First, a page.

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pstafford 

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I have read mixed views on feeding a nuc that has just been hived.

I have my bees in their new hive (along with 6 frames of brood and stores) and have fed them with an Ashforth feeder and a 2:1 syrup this week.

As they have 5 frames of foundation to draw out I wonder how long would you feed them for ?
 

Mike a 

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If you continue to feed them and they take it check to make sure they dont become honey bound by storing it in brood nest area so the queen can't lay which sets the colony back weeks before it can build up again.

Small amounts each time.

Edit
**Should of said - If you need to feed them then only small amounts each time**
 
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Poly Hive 

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Personally I only feed at 2:1 for winter.

Summer time I use 1:1

With the amount of food they already have do they need feeding? Or would some warm weather do instead?

I would let them take what you have given them and then assess. If they are storing it there is a risk they are going to restrict their growth through lack of room.

Ensure there is foundation on either side of the brood. So if there is a pollen comb then brood put foundation between. same other side so as to encourage them to work it.

PH
 

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Feeding does not help the nuc. It just fills valuable brood cells with sugar.
It is summer now and they get food from nature.
 

oliver90owner 

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I' m with the three posters above (posts #2, 3 & 4).

I would hope they do not have all those 5 frames to draw at the present time. A dummy or divider would be good to keep the used part of the nest as warm as possible, expanding as they progress.

Regards, RAB
 

m100 

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Feeding does not help the nuc. It just fills valuable brood cells with sugar.
It is summer now and they get food from nature.
It might be summer in Finland, but it's autumn in the UK despite it being early June.
 

pstafford 

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Thanks for your comments. Feeder will come off on Saturday during the first inspection.

Ironically I was told to feed them when I took the nuc. Like you say, it is probably not the syrup they need but some sunshine (don't we all want that in the summer).

Fingers crossed for a warm, dry weekend :)
 

mbc 

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I live in west wales and often our honey flows are intermitent at best - bees need a steady/continuous flow to properly draw out foundation. For this reason I like to feed nucs but with a contact feeder rather than a rapid/ashforth type feeder. I always feed 2;1 syrup any season simply to avoid humping twice as much juice around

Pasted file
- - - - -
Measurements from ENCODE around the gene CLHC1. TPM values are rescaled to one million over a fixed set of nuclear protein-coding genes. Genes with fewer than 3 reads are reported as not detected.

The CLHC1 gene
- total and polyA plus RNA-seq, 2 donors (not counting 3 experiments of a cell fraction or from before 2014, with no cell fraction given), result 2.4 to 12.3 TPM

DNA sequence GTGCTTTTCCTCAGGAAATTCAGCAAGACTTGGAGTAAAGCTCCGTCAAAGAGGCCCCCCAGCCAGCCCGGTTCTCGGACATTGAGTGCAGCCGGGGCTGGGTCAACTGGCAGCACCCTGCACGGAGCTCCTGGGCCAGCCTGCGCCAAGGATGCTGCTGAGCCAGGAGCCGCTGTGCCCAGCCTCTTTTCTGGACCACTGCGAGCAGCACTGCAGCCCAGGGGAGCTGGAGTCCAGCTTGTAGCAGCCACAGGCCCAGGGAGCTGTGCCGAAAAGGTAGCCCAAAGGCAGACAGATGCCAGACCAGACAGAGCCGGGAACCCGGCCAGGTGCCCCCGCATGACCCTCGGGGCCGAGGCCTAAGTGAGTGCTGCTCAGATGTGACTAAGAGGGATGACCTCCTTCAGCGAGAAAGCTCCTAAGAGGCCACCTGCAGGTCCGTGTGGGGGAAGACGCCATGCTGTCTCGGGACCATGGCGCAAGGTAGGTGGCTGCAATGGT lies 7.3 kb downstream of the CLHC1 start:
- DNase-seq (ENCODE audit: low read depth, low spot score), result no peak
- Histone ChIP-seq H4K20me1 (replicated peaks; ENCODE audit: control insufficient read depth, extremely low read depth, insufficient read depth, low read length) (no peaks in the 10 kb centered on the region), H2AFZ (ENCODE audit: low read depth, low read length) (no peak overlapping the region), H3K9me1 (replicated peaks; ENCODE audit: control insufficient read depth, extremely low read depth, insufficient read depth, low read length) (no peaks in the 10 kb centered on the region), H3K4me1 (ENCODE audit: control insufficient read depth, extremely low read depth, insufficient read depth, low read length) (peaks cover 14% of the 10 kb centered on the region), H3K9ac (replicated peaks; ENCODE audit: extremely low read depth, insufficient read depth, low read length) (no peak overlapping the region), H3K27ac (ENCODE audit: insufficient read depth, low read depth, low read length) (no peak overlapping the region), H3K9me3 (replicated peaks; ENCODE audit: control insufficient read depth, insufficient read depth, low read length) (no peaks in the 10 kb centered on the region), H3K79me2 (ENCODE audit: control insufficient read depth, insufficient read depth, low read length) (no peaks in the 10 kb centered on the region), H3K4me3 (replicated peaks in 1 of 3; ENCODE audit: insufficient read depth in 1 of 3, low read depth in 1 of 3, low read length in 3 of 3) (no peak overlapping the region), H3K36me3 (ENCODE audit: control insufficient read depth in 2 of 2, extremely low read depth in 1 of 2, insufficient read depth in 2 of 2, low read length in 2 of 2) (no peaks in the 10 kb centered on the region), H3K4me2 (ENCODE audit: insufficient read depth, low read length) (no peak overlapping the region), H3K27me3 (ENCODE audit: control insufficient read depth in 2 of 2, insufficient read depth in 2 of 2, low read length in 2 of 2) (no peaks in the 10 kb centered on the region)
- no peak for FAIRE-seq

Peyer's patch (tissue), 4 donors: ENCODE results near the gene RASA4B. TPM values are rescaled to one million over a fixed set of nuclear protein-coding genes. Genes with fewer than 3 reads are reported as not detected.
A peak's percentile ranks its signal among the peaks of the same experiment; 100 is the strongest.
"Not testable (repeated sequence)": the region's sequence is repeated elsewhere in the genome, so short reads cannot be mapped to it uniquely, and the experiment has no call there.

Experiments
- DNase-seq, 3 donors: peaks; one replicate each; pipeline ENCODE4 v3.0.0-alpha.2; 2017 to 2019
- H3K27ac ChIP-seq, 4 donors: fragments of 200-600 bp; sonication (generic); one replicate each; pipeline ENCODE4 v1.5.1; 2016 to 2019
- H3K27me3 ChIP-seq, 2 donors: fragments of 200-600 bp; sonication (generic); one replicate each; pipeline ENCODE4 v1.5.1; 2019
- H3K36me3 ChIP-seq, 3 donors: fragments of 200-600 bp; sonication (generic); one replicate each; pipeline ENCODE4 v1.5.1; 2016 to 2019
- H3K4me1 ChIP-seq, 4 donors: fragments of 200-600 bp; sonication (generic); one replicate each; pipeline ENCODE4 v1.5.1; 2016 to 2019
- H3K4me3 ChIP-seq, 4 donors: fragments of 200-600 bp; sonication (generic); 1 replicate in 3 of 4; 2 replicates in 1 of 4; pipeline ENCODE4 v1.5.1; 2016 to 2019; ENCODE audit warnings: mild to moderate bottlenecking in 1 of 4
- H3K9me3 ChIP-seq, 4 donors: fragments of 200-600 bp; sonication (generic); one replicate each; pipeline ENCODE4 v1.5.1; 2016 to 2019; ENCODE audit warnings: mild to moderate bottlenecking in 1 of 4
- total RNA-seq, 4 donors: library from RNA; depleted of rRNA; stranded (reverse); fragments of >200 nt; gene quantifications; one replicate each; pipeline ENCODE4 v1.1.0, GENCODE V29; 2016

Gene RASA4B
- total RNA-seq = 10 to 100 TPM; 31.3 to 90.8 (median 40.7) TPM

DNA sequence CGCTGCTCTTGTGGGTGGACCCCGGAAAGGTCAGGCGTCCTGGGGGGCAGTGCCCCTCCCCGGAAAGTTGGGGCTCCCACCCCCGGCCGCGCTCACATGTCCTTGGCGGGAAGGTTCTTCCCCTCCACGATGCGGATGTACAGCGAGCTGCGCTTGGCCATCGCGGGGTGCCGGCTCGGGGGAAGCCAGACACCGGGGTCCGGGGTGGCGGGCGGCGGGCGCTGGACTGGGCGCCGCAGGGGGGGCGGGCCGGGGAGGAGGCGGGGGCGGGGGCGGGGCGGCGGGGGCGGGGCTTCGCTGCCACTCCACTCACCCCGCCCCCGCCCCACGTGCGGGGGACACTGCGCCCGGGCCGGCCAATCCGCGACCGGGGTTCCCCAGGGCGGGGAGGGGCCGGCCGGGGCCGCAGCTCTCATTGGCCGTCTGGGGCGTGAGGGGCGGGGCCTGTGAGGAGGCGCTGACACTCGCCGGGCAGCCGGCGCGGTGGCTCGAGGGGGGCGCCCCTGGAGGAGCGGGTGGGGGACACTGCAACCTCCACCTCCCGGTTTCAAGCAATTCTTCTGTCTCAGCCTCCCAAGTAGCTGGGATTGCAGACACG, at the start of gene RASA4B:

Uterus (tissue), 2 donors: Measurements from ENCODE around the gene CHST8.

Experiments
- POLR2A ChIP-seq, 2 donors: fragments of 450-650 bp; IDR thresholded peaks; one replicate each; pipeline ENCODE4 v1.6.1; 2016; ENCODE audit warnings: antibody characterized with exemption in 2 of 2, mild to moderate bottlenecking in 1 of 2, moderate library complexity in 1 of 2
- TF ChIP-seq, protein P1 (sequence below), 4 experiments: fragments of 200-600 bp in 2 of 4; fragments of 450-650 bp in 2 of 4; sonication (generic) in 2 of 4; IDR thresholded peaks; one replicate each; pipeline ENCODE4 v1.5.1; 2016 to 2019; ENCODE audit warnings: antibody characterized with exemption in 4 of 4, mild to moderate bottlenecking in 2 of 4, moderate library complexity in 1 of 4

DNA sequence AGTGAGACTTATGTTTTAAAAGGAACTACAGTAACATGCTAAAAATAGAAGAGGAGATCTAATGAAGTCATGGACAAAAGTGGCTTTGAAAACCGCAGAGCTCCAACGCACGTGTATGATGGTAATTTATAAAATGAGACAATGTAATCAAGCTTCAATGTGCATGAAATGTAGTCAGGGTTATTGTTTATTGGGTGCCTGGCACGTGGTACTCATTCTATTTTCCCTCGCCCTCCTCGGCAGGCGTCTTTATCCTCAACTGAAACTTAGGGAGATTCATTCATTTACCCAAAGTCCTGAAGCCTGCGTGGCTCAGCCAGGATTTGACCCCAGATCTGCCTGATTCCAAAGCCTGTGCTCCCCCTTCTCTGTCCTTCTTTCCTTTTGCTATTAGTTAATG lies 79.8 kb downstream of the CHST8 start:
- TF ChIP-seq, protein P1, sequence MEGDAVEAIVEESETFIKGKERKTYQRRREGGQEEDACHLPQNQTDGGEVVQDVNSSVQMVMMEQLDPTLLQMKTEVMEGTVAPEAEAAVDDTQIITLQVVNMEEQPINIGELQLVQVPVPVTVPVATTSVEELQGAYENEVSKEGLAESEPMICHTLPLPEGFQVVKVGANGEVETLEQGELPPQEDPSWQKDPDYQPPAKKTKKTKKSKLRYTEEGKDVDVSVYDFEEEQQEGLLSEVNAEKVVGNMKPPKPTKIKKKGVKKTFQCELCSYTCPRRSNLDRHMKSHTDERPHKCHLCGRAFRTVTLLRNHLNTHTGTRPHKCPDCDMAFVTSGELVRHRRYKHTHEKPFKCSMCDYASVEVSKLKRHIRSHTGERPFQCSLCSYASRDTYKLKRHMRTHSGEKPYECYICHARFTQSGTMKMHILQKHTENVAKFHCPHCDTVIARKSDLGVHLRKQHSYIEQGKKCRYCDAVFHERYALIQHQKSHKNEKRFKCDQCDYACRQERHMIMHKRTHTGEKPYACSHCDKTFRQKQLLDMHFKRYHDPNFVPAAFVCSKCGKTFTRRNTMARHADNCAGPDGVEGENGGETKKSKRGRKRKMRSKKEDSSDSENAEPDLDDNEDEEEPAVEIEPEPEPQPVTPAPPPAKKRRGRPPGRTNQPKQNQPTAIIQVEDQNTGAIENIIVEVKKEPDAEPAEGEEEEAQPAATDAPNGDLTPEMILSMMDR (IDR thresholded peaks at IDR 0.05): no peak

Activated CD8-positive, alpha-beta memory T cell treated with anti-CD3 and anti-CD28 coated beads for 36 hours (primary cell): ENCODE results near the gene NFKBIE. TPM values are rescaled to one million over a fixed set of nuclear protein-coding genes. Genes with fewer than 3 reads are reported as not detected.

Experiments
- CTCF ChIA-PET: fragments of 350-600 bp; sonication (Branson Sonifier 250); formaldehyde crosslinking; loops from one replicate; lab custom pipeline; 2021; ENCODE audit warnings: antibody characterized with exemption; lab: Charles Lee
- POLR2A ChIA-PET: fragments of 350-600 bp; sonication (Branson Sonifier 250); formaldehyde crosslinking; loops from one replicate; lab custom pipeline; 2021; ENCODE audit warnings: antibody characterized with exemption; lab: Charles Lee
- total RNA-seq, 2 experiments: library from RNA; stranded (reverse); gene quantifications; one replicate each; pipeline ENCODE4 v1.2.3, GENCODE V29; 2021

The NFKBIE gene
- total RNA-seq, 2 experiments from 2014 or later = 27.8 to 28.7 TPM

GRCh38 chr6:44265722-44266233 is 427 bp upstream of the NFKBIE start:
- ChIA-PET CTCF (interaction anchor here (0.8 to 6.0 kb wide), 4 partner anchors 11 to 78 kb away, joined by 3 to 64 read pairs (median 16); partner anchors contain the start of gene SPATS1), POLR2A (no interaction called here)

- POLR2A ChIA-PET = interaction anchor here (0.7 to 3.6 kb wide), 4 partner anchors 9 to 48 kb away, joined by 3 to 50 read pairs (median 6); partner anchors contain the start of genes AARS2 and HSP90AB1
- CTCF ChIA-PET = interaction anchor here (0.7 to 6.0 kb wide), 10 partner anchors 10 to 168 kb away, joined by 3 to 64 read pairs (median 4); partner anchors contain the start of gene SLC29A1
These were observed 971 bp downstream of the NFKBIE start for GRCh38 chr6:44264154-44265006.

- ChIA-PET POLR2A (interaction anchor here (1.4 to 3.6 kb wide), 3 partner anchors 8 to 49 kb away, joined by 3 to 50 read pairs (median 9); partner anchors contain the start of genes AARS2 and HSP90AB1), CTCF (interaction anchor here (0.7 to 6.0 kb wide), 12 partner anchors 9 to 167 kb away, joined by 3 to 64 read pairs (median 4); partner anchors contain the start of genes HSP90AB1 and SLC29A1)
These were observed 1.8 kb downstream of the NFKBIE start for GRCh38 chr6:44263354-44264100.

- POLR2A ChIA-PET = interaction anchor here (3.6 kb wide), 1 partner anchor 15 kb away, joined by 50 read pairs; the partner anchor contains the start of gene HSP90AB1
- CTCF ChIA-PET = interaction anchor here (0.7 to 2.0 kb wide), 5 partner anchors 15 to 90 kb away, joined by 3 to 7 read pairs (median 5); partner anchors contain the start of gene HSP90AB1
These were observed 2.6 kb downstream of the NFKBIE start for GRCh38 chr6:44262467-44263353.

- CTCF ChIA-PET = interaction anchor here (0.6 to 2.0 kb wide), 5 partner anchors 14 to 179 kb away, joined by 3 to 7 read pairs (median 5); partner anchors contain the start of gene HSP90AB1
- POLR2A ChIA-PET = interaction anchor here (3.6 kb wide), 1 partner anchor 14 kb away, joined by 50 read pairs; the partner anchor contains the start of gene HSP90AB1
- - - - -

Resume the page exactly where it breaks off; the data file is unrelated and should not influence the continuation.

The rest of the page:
MuswellMetro 

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Thanks for your comments. Feeder will come off on Saturday during the first inspection.

Ironically I was told to feed them when I took the nuc. Like you say, it is probably not the syrup they need but some sunshine (don't we all want that in the summer).

Fingers crossed for a warm, dry weekend :)
check for QC and any play cups for grubs, if the queen is short of laying space they can start QC,
 

match 

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Just to add my tuppence - it can be worth feeding a nuc if its one that you've made by artificial swarming from a main hive - in this situation the nuc will have very few flying bees in it and thus won't be bringing in stores. All of the above rules still apply though (lots of small feedings, check they're not clogging up the brood area etc).

Ideally though you should of course have put some frames of stores into the nuc when you were making it up, frames with pollen in to help build the new colony up when the new queen starts laying.
 

Finman 

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beginners do not understand how to handle the small colony. It is not a pigg which becoma fat when you feed it.

Nuc and sawrm or package colony are different.
Nuc has brood which emerge all the time.

Swarm and package takes over 4 weeks before it start to grow.

Beginners are mad to feed bees and older beepeekeepers encourage them to do mad things.